'Flying Boxcar' open house is scheduled for Saturday

November 10, 2006

In honor of Veterans Day, the Hagerstown Aviation Museum has scheduled an open house on Saturday for the Fairchild C-82 "Flying Boxcar."

The open house will be from 1 to 4 p.m. at the business location of Hagerstown Aircraft Services at 14235 Oak Springs Road.

The airplane will be open for public tours. Pilots will be on hand to answer questions about the plane's last flight home to Hagerstown, according to Kurtis Meyers, president of the Hagerstown Aviation Museum.

The event and tours are free, but donations for the upkeep of the airplane and for the museum's soon-to-be-announced building project will be accepted.


The C-82 cargo plane was made at the former Fairchild facility at the Hagerstown Regional Airport, and the last flying C-82 Packet "Flying Boxcar" returned to Hagerstown on Oct. 15.

"If you were unable to attend the last flight, and the return home of the 'Flying Boxcar' on Oct. 15, this will be a great opportunity to come out and see the airplane that helped make Hagerstown and Fairchild famous," Meyers said. "We are offering a special Veterans Day invitation to all service personnel past and present to come out and see this historic military airplane."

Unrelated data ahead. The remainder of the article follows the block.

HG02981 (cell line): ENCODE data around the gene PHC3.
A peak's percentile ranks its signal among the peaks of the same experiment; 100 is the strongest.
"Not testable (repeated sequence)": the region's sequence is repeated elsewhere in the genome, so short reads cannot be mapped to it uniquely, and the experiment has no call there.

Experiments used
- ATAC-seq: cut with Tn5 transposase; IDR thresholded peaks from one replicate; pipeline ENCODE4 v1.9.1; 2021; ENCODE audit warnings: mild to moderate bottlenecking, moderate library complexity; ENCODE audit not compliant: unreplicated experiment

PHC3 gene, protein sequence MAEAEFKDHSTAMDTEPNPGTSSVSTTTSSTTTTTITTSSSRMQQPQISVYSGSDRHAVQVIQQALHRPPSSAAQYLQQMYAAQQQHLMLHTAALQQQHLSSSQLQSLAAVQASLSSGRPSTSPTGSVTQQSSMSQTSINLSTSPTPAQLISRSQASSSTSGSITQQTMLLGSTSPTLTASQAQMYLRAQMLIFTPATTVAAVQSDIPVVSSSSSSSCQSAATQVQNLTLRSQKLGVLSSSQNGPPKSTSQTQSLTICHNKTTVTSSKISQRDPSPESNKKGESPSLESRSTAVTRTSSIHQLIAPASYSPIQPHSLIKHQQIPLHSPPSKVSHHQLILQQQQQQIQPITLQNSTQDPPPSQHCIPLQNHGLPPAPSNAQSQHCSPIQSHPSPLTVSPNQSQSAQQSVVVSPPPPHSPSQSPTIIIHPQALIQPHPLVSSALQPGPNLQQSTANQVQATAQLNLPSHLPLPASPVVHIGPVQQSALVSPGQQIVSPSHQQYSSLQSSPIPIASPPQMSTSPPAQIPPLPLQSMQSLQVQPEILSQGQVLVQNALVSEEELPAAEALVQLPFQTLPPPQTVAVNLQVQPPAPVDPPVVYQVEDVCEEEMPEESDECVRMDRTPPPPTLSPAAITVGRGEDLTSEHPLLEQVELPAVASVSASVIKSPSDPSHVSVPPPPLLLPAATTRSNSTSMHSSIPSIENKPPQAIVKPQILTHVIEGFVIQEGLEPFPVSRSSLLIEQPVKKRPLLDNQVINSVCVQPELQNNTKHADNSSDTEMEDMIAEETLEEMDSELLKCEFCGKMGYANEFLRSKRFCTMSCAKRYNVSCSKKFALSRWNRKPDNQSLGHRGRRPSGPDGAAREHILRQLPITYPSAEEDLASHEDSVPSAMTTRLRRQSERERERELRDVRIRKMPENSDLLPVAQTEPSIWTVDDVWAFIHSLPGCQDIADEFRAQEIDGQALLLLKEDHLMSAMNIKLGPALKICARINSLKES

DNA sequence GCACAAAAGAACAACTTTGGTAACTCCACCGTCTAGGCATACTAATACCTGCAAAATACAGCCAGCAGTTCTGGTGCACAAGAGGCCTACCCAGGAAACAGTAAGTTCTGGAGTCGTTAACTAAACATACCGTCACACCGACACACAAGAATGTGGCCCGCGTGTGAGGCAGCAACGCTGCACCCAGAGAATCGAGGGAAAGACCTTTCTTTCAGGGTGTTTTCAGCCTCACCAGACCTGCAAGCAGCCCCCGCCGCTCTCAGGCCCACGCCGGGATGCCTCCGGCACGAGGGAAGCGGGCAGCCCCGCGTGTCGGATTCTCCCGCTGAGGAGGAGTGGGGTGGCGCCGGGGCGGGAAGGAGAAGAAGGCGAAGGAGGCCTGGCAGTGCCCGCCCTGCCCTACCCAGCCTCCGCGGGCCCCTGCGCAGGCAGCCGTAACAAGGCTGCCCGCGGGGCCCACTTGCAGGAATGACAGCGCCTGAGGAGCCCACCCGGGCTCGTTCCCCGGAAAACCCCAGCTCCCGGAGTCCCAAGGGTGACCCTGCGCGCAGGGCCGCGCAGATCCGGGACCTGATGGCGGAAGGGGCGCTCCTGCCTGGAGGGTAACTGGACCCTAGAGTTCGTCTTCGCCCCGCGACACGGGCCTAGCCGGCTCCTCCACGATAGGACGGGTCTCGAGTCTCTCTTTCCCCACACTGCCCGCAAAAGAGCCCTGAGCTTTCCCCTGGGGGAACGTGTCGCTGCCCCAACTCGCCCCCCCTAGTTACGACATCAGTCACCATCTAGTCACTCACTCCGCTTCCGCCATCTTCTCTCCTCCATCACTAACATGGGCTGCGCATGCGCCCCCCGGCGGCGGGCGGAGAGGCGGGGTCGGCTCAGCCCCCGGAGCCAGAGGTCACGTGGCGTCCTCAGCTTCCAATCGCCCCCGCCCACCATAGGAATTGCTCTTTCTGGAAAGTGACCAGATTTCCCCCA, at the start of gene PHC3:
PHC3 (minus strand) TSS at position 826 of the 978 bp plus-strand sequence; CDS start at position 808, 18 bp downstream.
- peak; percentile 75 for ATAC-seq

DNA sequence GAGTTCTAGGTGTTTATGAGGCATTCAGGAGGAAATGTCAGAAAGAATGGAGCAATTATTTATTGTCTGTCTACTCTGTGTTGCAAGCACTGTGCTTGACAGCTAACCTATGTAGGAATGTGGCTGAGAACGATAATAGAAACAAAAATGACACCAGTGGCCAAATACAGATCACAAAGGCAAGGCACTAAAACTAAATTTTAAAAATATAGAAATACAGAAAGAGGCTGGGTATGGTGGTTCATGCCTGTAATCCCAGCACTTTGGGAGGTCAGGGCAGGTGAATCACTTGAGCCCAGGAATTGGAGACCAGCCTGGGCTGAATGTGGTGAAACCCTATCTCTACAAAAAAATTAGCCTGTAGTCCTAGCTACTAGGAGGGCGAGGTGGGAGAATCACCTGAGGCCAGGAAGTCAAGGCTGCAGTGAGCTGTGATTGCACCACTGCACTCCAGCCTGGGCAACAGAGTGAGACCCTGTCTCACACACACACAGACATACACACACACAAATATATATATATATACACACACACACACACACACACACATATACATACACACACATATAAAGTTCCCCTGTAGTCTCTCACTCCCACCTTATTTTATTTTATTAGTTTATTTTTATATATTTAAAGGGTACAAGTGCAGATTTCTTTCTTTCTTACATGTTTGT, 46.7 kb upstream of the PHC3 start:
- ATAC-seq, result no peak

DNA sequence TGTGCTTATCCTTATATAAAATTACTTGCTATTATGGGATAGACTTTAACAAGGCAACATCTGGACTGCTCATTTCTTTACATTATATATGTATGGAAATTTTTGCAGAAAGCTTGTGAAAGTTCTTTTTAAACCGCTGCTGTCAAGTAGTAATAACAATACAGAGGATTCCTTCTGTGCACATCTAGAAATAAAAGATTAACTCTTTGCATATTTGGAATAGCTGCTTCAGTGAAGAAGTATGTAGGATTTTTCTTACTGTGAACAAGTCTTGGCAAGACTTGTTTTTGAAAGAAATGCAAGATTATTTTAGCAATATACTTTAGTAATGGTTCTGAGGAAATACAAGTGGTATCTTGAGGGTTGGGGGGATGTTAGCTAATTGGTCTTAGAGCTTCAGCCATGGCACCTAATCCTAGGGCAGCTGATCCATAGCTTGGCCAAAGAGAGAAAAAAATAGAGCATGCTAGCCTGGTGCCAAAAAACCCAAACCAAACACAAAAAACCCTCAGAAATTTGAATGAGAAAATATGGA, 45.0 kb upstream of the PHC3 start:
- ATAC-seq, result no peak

The Hagerstown-based Fairchild Corp. built the C-82, the first successful military transport specifically designed to accommodate the post-World War II concept of an all-air Army. The Fairchild C-82 series pioneered the large-scale aerial delivery of military equipment and supplies, and could carry 18,000 pounds of cargo or 42 combat troops.

The prototype first flew on Sept. 10, 1944, with deliveries beginning in 1945. Too late to serve in WWII, several were used in the Berlin Airlift to carry assembled vehicles into the city.

The C-82 Packet, nicknamed the "Flying Boxcar," was retired from the U.S. Air Force inventory in 1954. More than 200 were built, and many later flew for airline companies, including TWA. The Air Force went on to use a similar and more powerful Fairchild-built cargo plane, the C-119 "Flying Boxcar."

For more information about the museum and to see the latest newsletter, go to Photos of the C-82 also are available on the Web site.

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